In mid-December, the Minnesota Vikings began listing tailback Adrian Peterson on their injury report because of an "abdomen" ailment. In the four games that followed, including a wild-card playoff game, Peterson participated in 77 percent of the team's offensive snaps and rushed for a total of 596 yards en route to winning the NFL's MVP award.
Thursday, the Vikings revealed the nature of the injury. It was a sports hernia, a painful ailment that almost always interrupts an NFL player's season. Peterson had surgery Thursday in Philadelphia to repair the injury, 11 days after Peterson played in the Pro Bowl, and the team said in a statement that it expects "no long-term concerns."
This news adds another layer to what is already a legendary event. We already knew that Peterson's historic season came within a 13-month span of tearing two ligaments in his left knee. Now we know he played at least a quarter of his 17 games with an injury that usually requires in-season surgery.
At least two NFC North players encountered similar troubles, and neither was able to play through it. Green Bay Packers receiver Greg Jennings and Vikings guard Geoff Schwartz both had surgery shortly after their injuries.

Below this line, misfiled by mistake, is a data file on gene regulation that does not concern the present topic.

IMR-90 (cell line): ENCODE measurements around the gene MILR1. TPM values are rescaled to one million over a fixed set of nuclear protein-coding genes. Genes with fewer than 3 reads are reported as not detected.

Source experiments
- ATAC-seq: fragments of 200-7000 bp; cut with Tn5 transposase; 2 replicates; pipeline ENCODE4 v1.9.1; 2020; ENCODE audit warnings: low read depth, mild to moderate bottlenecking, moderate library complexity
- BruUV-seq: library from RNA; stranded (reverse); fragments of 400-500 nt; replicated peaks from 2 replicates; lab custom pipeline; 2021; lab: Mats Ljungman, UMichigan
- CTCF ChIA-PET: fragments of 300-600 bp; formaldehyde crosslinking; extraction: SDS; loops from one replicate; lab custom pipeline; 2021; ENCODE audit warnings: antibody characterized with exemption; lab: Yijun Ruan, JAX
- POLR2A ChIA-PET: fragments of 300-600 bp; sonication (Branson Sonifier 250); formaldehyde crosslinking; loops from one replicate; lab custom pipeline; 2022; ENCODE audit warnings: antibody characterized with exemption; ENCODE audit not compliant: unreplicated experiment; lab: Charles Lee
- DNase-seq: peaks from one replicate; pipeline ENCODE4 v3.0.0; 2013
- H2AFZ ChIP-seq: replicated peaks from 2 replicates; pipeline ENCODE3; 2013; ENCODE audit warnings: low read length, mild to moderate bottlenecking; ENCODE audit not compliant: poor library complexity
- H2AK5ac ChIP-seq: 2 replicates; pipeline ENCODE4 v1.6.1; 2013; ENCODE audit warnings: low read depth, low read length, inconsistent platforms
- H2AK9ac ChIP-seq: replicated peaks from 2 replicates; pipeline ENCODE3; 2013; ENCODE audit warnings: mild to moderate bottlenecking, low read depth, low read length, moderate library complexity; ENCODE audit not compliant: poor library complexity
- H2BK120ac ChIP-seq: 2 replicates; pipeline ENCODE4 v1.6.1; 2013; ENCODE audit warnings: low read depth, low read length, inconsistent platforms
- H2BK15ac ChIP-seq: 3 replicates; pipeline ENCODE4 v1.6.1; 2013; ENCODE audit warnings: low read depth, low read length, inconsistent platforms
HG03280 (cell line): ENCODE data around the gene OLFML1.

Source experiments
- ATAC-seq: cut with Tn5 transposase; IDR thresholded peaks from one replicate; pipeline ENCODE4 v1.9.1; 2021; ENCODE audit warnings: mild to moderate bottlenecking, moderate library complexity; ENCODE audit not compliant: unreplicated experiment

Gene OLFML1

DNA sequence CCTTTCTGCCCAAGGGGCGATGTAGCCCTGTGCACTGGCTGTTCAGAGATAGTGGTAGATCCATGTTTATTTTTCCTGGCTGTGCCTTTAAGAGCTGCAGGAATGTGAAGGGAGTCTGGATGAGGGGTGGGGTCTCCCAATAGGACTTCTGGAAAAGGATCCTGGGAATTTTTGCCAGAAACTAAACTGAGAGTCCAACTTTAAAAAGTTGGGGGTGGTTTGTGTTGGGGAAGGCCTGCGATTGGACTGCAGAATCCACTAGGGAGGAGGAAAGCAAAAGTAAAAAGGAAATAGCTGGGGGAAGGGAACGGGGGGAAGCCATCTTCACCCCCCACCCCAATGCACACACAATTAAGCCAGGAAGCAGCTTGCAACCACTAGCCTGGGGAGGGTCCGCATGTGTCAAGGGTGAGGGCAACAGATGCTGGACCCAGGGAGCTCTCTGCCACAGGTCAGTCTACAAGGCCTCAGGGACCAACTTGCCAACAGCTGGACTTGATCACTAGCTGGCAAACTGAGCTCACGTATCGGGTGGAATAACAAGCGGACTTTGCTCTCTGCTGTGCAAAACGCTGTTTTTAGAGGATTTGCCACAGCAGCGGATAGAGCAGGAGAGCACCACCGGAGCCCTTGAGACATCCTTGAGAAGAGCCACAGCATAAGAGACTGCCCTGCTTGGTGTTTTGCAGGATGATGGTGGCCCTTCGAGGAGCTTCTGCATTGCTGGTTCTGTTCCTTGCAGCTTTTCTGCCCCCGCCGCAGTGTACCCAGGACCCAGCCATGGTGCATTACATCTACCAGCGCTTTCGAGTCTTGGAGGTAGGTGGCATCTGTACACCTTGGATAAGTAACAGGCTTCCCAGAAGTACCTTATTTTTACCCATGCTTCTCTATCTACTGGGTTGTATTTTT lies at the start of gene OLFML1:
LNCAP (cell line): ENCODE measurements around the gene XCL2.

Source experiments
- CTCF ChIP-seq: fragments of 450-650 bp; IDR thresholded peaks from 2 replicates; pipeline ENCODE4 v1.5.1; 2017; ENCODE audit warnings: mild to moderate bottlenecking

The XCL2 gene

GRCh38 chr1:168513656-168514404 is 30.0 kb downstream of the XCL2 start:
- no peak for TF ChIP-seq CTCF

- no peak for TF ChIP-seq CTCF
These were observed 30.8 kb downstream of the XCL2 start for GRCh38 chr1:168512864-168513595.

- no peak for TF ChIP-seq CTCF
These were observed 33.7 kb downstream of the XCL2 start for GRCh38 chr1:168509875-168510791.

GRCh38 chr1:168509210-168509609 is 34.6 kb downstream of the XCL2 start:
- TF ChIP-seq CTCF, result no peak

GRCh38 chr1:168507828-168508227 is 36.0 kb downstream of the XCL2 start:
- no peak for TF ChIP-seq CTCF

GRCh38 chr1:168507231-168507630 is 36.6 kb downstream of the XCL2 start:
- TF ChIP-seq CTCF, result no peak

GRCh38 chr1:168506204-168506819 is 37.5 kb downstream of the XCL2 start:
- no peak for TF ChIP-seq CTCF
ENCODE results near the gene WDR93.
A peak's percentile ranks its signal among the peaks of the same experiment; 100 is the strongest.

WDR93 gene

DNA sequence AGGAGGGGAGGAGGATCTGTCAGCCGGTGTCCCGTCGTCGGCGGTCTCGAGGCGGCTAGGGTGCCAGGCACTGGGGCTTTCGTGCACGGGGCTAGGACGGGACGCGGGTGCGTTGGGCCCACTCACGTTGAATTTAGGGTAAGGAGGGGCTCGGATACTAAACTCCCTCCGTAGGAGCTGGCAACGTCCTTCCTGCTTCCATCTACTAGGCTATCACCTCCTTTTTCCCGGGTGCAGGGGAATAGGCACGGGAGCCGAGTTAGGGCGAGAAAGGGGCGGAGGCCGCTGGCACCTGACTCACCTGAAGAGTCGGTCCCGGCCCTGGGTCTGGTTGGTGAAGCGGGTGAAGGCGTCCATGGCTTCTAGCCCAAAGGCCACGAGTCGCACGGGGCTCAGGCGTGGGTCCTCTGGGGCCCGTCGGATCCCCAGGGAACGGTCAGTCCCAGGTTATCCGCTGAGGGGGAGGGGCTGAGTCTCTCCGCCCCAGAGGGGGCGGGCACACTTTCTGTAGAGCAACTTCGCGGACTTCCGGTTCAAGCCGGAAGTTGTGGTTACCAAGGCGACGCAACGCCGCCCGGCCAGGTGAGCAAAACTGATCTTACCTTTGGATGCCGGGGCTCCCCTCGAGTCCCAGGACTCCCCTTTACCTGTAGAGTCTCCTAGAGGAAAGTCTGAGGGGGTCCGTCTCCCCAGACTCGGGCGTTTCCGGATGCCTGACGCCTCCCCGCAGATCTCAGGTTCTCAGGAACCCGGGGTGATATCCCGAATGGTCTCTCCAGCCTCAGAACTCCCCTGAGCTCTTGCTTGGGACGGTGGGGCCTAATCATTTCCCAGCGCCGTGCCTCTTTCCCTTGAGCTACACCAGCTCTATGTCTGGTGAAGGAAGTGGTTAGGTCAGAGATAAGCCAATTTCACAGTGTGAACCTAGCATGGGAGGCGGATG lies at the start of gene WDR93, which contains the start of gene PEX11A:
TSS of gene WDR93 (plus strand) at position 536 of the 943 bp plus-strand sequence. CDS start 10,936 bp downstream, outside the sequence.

Former NFL offensive lineman Ross Tucker, who records a regular podcast on ESPN.com, tweeted: "Played my senior year w/ a sports hernia and can't believe A. Peterson ran for 2K with one. Totally insane."
In retrospect, there were only a few clues that Peterson was hampered at all by a significant injury. He stopped practicing for the most part near the end of the regular season, a decision that seemed reasonable in order to keep him fresh for the playoff run. Peterson also removed himself from the Week 16 game at the Houston Texans, giving way to backup Toby Gerhart on a fourth-quarter goal-line play that netted the clinching touchdown of a 23-6 victory.
Regardless, we can now add another layer to the history we saw unfold last fall.